Saltwater Catfish

Plotosus lineatus is the only true Catfish that occurs in marine waters.

The Saltwater Catfish, Plotosus lineatus, is in fact a true Catfish species that originates from the Indo-Pacific. These fish are bottom-feeders andscavengers and are also called coral catfish.

Juvenile specimens display elegant horizontal white stripes across their dark bodies, but this coloration fades with maturity, as does their schoaling tendencies.

Breeding details are vague for this species. They make a burrow-like nest in which they lay their eggs. The males care for the young.

This catfish should not be confused with their brackish or freshwater cousins. They require a very high salinity level, around 1.023 per 65 gallons. They can grow up to 12" or more in length, and the max weight for one is around 3 pounds. They are in the Plotosidae family.

The fish demands respect through its poisonous spines on the dorsal and anal fins. Care should be taken when handling Saltwater Catfish.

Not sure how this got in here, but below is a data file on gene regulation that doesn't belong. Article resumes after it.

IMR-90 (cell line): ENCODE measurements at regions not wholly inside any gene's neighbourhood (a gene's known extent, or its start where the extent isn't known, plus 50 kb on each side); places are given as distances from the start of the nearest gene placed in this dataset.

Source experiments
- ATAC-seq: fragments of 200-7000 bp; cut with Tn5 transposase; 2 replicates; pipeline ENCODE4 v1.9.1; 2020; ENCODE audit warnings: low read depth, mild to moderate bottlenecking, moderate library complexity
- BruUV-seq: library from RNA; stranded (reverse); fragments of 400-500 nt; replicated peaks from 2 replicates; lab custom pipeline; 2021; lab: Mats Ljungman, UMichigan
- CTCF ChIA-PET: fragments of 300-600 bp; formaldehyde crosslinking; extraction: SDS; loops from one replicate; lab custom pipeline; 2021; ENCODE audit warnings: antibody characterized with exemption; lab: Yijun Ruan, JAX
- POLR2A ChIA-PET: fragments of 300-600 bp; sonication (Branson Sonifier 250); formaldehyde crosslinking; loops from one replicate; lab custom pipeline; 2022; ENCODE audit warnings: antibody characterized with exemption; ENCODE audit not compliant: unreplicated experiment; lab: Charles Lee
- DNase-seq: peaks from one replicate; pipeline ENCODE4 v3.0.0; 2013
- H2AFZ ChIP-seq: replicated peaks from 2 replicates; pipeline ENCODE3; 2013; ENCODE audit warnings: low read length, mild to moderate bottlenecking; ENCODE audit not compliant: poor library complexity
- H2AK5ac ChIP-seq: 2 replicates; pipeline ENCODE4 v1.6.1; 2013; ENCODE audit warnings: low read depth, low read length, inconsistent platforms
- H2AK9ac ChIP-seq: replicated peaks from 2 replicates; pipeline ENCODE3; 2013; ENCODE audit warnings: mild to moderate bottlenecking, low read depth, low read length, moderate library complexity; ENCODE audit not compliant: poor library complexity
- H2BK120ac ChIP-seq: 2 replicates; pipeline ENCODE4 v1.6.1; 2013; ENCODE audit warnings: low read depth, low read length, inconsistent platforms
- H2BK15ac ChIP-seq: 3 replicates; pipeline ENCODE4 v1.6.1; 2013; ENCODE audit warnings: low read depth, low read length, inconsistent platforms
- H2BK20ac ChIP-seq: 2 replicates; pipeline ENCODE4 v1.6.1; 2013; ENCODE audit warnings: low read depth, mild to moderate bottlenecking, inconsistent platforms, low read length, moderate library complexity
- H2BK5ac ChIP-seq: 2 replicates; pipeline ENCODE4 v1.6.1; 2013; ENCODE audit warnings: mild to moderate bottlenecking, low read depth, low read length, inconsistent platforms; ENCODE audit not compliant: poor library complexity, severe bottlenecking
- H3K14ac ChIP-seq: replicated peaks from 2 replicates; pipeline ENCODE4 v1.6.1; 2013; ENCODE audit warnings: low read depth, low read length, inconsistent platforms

This fish are a very common catch, espesially just a few miles offshore when surf fishing. Always wear a thick-soled pair of shoes when unhooking one, and a heavy glove isn't a bad thing to have around.

This best way to unhook one of these is first-

1. Don't pick it up, if you're in a boat simply reel him onto your deck, if you're surf fishing, bring him out of the water into thick sand if possible. This will limit his movement.

2. Make sure he is on his belly. Set your foot gently on his head, and carefully slide your foot back towards his tail until you pin down that nasty 4" spine.

3. Grip the hook firmly, then push it back into his mouth. You should hear the cartilage 'pop' as the barb comes out of his mouth. Then once it is loose (it sometimes takes some wiggling) pull it straight out.

4. These bad boys can sometimes get gut-hooked. This is when they swallow the hook. If this happens the best you can do is yank the hook, and hope not to kill him. You can cut the line, but this isn't fair to the catfish who has to live with a hook in his belly for the rest of his life.

Cat"fish` (?), n. Zool.

A name given in the United States to various species of siluroid fishes; as, the yellow cat (Amiurus natalis); the bind cat (Gronias nigrilabrus); the mud cat (Pilodictic oilwaris), the stone cat (Noturus flavus); the sea cat (Arius felis), etc. This name is also sometimes applied to the wolf fish. See Bullhead.


© Webster 1913.

[Editor's note 6/8/2002 (Gz): changed "Bullhrad", apparently an original scanning error, to "Bullhead".]

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